A Swiss-backed project to improve sanitation in South Africa by separating and collecting urine from toilets has received a financial boost from the United States.
The Bill & Melinda Gates Foundation has granted $3 million (SFr 2.85 million) to support a joint project by the Swiss Federal Institute of Aquatic Science and Technology (Eawag) and the eThekwini Water and Sanitation utility (EWS) in South Africa to continue developing practical, community-scale nutrient recovery systems.
In a statement on Thursday, Eawag explained how the separate collection of urine provided innovative opportunities for the improvement of sanitation and the recycling of nitrogen, phosphorus and potassium.
The four-year project focuses on the further development of technical solutions for urine processing for nutrient recovery. According to Eawag, urine separation is an excellent sanitation solution, particularly in places where classic sewer-based sanitation is not sustainable.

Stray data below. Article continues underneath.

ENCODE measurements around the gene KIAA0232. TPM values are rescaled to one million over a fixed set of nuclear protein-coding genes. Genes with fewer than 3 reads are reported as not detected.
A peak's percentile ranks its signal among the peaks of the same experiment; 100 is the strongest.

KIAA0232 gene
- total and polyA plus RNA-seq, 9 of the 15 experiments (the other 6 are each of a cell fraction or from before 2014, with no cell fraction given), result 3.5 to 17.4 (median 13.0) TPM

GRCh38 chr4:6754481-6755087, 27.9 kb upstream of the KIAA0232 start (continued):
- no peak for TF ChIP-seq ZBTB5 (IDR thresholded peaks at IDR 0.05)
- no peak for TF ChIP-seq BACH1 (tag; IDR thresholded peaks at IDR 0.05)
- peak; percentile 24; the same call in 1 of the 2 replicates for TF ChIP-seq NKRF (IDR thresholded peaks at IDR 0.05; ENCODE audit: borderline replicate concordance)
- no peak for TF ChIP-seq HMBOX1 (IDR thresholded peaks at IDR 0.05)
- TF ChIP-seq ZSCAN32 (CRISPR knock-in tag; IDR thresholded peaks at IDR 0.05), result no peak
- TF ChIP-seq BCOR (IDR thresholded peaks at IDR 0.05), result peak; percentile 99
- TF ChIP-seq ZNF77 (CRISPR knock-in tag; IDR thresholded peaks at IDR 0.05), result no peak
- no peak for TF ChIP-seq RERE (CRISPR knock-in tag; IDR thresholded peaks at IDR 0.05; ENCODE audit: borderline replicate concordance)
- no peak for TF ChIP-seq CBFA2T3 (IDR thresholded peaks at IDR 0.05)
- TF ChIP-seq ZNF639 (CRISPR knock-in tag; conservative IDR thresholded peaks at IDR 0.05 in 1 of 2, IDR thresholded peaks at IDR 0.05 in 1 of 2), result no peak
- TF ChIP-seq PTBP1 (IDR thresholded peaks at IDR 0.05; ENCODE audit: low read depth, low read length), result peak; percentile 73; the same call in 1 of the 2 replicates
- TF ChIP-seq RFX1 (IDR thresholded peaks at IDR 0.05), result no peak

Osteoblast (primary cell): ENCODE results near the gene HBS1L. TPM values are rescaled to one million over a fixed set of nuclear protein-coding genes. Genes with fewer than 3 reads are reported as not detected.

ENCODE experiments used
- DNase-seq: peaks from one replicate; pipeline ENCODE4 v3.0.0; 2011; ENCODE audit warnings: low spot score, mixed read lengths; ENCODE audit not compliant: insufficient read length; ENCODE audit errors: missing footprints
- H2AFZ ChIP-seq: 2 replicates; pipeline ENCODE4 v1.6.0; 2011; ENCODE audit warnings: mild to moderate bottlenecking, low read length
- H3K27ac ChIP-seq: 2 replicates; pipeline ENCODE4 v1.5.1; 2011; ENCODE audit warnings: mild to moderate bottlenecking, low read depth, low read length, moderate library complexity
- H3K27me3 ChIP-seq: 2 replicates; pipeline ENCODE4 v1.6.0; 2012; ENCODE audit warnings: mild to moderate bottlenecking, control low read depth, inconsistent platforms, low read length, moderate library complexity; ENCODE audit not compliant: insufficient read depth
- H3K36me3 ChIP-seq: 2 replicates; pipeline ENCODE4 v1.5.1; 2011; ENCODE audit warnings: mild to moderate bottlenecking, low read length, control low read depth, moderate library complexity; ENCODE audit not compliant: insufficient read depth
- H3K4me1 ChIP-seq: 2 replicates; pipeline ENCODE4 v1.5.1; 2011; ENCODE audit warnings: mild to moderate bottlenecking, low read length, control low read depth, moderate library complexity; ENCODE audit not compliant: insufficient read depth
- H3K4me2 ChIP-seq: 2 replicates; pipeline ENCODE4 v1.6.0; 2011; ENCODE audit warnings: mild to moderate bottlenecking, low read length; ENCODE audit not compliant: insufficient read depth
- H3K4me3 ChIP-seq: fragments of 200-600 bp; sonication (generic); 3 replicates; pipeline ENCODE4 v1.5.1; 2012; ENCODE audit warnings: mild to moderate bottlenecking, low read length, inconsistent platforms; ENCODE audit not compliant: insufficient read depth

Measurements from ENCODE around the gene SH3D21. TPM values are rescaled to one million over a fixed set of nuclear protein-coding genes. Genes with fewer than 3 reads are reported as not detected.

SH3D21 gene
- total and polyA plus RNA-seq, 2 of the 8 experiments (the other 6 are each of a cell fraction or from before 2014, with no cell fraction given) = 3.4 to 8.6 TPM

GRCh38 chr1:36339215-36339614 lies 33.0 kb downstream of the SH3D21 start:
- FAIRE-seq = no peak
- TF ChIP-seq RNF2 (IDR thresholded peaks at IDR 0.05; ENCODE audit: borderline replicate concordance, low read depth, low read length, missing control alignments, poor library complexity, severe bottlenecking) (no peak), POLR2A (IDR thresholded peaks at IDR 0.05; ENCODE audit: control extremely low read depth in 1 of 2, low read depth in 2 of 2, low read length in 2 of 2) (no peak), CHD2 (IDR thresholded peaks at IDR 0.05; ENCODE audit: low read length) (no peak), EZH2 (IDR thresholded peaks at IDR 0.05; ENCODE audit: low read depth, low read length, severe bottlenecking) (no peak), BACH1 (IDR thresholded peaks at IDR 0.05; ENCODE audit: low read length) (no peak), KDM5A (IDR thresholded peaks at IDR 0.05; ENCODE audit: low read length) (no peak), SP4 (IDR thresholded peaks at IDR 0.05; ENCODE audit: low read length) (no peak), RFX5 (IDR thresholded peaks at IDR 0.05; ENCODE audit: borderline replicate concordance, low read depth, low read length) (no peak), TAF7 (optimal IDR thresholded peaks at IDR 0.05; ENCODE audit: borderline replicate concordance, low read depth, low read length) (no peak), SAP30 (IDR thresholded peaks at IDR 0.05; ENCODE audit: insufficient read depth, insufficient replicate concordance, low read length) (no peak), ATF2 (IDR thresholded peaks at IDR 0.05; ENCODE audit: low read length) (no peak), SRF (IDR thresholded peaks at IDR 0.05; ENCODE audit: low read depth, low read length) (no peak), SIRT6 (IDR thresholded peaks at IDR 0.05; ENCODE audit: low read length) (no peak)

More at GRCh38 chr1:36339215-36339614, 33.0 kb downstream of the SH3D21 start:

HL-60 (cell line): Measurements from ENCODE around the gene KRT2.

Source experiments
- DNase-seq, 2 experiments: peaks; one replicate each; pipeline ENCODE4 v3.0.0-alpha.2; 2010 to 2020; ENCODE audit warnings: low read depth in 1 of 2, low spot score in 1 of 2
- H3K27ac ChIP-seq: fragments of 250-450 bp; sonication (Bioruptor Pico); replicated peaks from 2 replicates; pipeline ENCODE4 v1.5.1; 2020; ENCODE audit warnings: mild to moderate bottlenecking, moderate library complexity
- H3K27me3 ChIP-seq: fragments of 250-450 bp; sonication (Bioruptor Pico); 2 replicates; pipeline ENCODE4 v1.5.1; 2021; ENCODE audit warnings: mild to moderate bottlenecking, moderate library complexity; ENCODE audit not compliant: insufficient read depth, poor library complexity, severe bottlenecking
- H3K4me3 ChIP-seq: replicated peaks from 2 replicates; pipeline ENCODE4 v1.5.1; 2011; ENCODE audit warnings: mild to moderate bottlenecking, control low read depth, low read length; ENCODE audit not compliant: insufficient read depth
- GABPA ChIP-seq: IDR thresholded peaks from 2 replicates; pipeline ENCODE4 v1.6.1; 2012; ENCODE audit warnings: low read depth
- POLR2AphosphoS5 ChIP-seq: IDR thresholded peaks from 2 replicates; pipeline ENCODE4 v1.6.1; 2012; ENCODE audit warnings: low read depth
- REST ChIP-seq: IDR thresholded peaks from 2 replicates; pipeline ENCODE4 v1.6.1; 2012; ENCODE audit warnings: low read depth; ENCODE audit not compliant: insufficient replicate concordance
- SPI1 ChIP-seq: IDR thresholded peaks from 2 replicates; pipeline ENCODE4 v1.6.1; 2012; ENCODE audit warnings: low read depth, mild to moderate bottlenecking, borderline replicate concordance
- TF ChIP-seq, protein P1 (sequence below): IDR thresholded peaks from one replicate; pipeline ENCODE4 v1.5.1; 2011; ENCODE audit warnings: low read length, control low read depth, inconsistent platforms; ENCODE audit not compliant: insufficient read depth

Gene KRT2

In addition, project participants, together with experts from the University of KwaZulu-Natal and the Swiss Federal Institute of Technology in Zurich, will study the logistics of collection and transport of urine from toilets to processing facilities.
The Swiss aquatic research scientists and their partners in South Africa will also examine ways in which sanitation can be paid for by the production and sale of urine-based fertiliser, thus enabling a cheap, efficient and widely accepted sanitation system to be set up.